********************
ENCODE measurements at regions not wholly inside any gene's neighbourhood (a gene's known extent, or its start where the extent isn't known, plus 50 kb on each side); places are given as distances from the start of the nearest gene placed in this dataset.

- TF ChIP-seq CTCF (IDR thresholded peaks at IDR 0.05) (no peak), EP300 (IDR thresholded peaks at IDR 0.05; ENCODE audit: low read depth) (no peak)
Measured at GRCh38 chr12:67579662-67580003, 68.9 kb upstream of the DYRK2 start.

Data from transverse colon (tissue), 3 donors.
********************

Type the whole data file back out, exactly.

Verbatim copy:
ENCODE measurements at regions not wholly inside any gene's neighbourhood (a gene's known extent, or its start where the extent isn't known, plus 50 kb on each side); places are given as distances from the start of the nearest gene placed in this dataset.

- TF ChIP-seq CTCF (IDR thresholded peaks at IDR 0.05) (no peak), EP300 (IDR thresholded peaks at IDR 0.05; ENCODE audit: low read depth) (no peak)
Measured at GRCh38 chr12:67579662-67580003, 68.9 kb upstream of the DYRK2 start.

Data from transverse colon (tissue), 3 donors.